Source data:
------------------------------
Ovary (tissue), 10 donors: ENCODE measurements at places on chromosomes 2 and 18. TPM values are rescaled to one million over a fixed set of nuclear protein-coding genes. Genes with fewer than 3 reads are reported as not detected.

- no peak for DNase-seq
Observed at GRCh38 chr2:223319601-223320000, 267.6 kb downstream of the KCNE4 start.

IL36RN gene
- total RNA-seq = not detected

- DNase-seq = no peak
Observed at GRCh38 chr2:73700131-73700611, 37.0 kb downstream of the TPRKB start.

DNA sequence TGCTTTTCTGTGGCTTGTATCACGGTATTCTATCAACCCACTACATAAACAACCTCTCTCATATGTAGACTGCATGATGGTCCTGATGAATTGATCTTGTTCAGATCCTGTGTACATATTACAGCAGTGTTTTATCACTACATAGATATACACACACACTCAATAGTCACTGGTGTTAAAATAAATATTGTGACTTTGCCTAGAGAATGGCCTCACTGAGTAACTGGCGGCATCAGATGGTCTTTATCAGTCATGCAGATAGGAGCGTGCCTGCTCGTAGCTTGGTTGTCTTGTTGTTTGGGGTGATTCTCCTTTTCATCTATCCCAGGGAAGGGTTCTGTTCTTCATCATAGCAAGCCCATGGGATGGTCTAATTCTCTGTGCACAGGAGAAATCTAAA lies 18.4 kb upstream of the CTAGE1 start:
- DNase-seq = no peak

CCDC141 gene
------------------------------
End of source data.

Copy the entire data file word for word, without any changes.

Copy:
Ovary (tissue), 10 donors: ENCODE measurements at places on chromosomes 2 and 18. TPM values are rescaled to one million over a fixed set of nuclear protein-coding genes. Genes with fewer than 3 reads are reported as not detected.

- no peak for DNase-seq
Observed at GRCh38 chr2:223319601-223320000, 267.6 kb downstream of the KCNE4 start.

IL36RN gene
- total RNA-seq = not detected

- DNase-seq = no peak
Observed at GRCh38 chr2:73700131-73700611, 37.0 kb downstream of the TPRKB start.

DNA sequence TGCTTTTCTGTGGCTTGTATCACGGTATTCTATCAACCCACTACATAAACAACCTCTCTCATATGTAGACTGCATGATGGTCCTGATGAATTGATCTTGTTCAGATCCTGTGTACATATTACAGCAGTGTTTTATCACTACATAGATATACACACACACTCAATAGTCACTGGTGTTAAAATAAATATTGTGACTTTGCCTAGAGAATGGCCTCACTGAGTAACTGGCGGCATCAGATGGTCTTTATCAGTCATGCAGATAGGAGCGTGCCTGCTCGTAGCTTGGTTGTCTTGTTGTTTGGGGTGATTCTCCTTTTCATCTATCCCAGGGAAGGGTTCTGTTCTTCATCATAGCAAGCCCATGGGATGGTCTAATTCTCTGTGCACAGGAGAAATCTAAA lies 18.4 kb upstream of the CTAGE1 start:
- DNase-seq = no peak

CCDC141 gene